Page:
its funny- my GI actually told me to get online and find others with Celiac and gluten intolerance, lol... he said that there would be a wealth of information online- so right.

i assume it's pretty common for anyone with gluten intolerance to develop Ostopenia.. we can suffer from just about anything that deals with malabsorption & vitamin deficiencies. i am dealing with D, & Iron deficiencies at the moment. B12 def also common... i encourage you to be your own patient advocate- and get on here to find out optimum levels for your vitamins- none of my doctors have helped me at all. they just agree to the order when i ask for it.

good luck and welcome!

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I guess I should keep more detailed records? I have a small notebook that I write whatever I eat in. I hadn't thought to list the time. Mostly I realize I hadn't eaten any lunch or supper and eat because it's time to, not because I'm hungry. I've been having balance issues and sometimes a mild pain in my left ear. I even had the allergy Dr. look at it and he said it looked fine and if there's anything wrong it has to be in the inner ear? I sure would like to find the cause!

My son moved back home a couple of months ago, bringing his 2 dogs with him. I have one dog..a drooly Blood Hound, with allergy issues. I have to give him medicine daily, and clean his ears which have an on going infection. Bodily fluid contact! :o

His dogs had some behavior issues, like jumping the fence, potty in the house, stealing food, etc. I imediately started a reward system with dog biscuits. They get several a day..all 3 of them. As far as I know it's my only contact with gluten? I don't let them lick me, but his 2 keep trying. I always wash my hands afterwards.I'm allergic to dogs, so it's a double whammy if they lick. I'm happy to say all of the behavior issues are completely gone!

Right now I don't have much of an appetite. I mostly eat fruits and rice cakes(they have a lot of nerve calling themself cake!), sweet potatoes cooked in the microwave,and hard boiled eggs. I only cook in stainless steel pans that have gone through the dish washer. Corelle plates/bowls that have been through the dish washer.

My hubby and son are rarely here, but my hubby especially, isn't careful about leaving crumbs from toast or whatever, scattered. He was going to make garlic bread in the oven last night directly on the oven rack..no foil, no pan. I told him he needed to use foil!

Foil is my friend. Since I never know if a surface has been contaminated I lay a piece of foil down and work off that if there's anything that needs prep.

I'm wondering if handling the dog biscuits is causing my balance issues? It doesn't seem like it could?

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I guess I should keep more detailed records? I have a small notebook that I write whatever I eat in. I hadn't thought to list the time. Mostly I realize I hadn't eaten any lunch or supper and eat because it's time to, not because I'm hungry. I've been having balance issues and sometimes a mild pain in my left ear. I even had the allergy Dr. look at it and he said it looked fine and if there's anything wrong it has to be in the inner ear? I sure would like to find the cause!

My son moved back home a couple of months ago, bringing his 2 dogs with him. I have one dog..a drooly Blood Hound, with allergy issues. I have to give him medicine daily, and clean his ears which have an on going infection. Bodily fluid contact! :o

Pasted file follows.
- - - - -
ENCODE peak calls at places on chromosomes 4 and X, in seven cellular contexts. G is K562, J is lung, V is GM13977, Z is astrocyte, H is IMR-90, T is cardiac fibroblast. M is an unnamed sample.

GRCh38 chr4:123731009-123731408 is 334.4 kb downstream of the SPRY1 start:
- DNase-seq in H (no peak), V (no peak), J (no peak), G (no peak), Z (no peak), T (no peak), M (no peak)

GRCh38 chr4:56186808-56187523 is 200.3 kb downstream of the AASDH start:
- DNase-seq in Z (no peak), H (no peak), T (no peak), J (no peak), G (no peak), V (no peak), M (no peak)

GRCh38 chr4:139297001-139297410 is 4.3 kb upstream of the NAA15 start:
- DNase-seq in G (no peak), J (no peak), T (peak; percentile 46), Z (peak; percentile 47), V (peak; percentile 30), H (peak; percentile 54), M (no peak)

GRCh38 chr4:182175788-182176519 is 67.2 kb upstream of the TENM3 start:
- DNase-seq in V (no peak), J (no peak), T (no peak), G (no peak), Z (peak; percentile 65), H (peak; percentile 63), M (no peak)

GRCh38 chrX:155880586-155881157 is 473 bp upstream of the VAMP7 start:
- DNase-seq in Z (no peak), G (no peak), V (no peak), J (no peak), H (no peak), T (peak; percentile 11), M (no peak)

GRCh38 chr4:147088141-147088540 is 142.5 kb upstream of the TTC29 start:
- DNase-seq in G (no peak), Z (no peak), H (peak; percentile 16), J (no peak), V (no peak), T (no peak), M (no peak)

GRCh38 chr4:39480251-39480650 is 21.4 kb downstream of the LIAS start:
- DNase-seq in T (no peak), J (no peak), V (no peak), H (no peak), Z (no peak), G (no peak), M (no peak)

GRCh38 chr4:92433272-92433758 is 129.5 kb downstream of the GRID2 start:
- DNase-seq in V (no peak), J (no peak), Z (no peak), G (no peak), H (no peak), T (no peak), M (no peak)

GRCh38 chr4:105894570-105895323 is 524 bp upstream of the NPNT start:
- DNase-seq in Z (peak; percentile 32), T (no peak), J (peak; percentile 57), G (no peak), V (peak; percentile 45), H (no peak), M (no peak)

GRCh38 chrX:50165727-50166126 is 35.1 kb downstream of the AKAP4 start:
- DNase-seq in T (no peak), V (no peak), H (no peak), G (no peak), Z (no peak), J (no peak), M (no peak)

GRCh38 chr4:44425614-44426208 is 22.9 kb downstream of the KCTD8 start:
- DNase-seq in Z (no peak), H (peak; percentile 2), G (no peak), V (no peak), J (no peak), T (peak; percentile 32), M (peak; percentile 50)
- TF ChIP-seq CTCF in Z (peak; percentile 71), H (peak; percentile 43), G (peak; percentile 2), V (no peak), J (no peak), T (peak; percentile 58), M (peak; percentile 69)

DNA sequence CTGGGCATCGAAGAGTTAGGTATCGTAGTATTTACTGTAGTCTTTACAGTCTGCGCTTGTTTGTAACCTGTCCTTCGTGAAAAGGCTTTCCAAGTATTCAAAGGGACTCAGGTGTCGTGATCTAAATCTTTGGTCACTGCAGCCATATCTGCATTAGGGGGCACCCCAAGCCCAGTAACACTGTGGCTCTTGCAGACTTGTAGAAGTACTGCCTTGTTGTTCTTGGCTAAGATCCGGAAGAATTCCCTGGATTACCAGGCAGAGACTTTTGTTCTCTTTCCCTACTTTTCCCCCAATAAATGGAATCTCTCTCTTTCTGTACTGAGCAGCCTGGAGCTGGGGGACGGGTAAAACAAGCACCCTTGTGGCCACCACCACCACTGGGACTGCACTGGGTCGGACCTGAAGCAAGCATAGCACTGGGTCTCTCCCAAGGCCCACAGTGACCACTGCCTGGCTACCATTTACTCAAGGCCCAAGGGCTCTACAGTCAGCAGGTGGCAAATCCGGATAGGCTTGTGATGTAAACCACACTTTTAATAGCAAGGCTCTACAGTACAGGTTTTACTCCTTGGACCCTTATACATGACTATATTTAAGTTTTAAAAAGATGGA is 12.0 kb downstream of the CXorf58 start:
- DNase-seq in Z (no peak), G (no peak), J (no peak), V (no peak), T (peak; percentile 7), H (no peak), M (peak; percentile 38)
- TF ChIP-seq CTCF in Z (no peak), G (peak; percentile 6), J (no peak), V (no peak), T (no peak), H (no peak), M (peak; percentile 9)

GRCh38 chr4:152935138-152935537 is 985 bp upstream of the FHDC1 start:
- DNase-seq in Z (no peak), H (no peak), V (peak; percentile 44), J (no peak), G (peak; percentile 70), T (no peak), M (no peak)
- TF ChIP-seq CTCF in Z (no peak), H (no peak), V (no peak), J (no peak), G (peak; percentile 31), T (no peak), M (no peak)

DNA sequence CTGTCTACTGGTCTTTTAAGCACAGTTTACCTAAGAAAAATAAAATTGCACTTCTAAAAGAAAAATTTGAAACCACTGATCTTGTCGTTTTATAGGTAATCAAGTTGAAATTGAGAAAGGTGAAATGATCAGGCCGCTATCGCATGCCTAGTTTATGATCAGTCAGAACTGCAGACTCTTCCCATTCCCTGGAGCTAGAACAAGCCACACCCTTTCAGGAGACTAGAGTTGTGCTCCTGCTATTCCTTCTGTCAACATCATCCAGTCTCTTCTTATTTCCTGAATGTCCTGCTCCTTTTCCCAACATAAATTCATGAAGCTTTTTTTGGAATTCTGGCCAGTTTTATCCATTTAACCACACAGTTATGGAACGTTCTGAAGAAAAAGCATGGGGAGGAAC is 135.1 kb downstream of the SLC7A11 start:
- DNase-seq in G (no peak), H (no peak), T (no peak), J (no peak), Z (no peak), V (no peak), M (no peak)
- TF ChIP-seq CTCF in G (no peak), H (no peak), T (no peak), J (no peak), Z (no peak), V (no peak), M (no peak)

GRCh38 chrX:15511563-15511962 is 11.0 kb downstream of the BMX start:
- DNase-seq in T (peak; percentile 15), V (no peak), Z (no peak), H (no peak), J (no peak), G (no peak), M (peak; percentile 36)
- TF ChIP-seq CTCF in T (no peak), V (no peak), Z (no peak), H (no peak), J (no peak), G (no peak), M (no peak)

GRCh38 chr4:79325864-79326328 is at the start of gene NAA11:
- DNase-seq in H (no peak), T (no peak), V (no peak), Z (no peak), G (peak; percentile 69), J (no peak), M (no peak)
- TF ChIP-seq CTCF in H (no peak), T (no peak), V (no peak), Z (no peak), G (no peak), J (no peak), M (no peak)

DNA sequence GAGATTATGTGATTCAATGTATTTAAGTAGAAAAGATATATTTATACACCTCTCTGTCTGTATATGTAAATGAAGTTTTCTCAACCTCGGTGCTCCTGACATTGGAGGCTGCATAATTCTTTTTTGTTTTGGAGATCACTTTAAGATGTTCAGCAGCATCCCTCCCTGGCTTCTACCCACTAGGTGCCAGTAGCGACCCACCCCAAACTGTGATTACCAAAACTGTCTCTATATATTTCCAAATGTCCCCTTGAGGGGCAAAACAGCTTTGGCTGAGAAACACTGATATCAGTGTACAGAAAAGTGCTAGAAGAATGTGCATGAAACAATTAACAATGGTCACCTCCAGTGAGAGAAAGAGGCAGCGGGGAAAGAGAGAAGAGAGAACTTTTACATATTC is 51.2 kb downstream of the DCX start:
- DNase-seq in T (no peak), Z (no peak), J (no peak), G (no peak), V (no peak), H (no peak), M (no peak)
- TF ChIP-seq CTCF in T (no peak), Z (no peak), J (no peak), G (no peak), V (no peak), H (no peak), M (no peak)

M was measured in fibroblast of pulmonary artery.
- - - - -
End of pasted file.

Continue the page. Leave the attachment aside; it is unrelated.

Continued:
His dogs had some behavior issues, like jumping the fence, potty in the house, stealing food, etc. I imediately started a reward system with dog biscuits. They get several a day..all 3 of them. As far as I know it's my only contact with gluten? I don't let them lick me, but his 2 keep trying. I always wash my hands afterwards.I'm allergic to dogs, so it's a double whammy if they lick. I'm happy to say all of the behavior issues are completely gone!

Right now I don't have much of an appetite. I mostly eat fruits and rice cakes(they have a lot of nerve calling themself cake!), sweet potatoes cooked in the microwave,and hard boiled eggs. I only cook in stainless steel pans that have gone through the dish washer. Corelle plates/bowls that have been through the dish washer.

My hubby and son are rarely here, but my hubby especially, isn't careful about leaving crumbs from toast or whatever, scattered. He was going to make garlic bread in the oven last night directly on the oven rack..no foil, no pan. I told him he needed to use foil!

Foil is my friend. Since I never know if a surface has been contaminated I lay a piece of foil down and work off that if there's anything that needs prep.

I'm wondering if handling the dog biscuits is causing my balance issues? It doesn't seem like it could?

Yes, the dog biscuits could be causing the problem. Try getting disposable medical-type gloves and wear them when feeding dog treats. It will also prevent you from getting dog allergy symptoms.

I use a LOT of aluminum foil. Also I use parchment paper and waxed paper for the same purpose...it's easier to cut on that.

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I think gloves are going to be a good idea! Thanks for your input.

I'm trying to be like a sponge and absorb all the info I can. ;)

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I want to add too to this - my hands always find their way to my mouth. If I'm thinking about something, I kind of rest my index finger on my bottom lip, or if I'm worried I'm a habitual finger tip sucker, this kind of thing. All automatic things that I do out of habit, and not something I even thought about until I discovered I had a gluten problem.

Now, I'm obsessive about handwashing, and trying really hard to break the 'fingers to mouth' habit because I suspect that gluten is on practically everything in my household, having four children and a husband who eat gluten stuff on a daily basis. Although the kids eating a sandwich/biscuit and stroking the dog, then me stroking the dog probably won't hurt me once in a while, if it's ten times a day (or more.....my fingers find their way to my mouth an awful lot) then I guess it builds up.